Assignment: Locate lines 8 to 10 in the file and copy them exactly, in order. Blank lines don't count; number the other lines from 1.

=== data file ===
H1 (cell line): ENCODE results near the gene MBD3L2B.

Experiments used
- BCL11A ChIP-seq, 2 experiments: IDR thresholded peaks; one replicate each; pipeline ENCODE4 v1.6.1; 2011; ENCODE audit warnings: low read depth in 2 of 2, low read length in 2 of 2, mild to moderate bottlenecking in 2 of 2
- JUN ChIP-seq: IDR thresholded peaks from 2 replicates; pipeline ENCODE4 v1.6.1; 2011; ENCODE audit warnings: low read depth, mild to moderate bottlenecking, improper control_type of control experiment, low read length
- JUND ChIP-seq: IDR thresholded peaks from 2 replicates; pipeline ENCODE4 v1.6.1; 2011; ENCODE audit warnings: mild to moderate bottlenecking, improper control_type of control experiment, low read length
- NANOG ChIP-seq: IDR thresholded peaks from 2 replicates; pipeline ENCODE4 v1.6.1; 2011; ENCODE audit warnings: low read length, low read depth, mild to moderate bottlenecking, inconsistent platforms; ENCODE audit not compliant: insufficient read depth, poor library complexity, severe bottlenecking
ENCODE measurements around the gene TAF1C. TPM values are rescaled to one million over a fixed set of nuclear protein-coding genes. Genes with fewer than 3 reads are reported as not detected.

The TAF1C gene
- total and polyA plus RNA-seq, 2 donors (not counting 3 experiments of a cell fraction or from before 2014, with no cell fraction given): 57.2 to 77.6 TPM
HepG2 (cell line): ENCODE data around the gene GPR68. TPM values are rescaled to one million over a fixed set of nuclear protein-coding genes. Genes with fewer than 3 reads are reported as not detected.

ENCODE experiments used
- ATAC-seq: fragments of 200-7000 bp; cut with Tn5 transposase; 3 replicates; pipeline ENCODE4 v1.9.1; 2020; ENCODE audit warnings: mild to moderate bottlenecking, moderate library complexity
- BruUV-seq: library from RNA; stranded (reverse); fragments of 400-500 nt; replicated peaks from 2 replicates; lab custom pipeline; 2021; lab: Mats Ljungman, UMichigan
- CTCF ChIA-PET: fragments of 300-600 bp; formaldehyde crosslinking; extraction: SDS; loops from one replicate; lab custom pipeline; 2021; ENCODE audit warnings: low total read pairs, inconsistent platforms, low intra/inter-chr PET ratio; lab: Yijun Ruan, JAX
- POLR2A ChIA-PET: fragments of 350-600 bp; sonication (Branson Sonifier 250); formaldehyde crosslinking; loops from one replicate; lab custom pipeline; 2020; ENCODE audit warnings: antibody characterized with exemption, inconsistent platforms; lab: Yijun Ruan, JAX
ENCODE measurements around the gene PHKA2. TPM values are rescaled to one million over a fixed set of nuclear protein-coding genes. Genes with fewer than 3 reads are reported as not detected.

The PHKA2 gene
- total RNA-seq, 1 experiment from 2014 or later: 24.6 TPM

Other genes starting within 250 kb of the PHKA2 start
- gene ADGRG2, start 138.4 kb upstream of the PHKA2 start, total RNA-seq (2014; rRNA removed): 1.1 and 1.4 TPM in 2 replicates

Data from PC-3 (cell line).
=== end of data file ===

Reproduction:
The TAF1C gene
- total and polyA plus RNA-seq, 2 donors (not counting 3 experiments of a cell fraction or from before 2014, with no cell fraction given): 57.2 to 77.6 TPM
HepG2 (cell line): ENCODE data around the gene GPR68. TPM values are rescaled to one million over a fixed set of nuclear protein-coding genes. Genes with fewer than 3 reads are reported as not detected.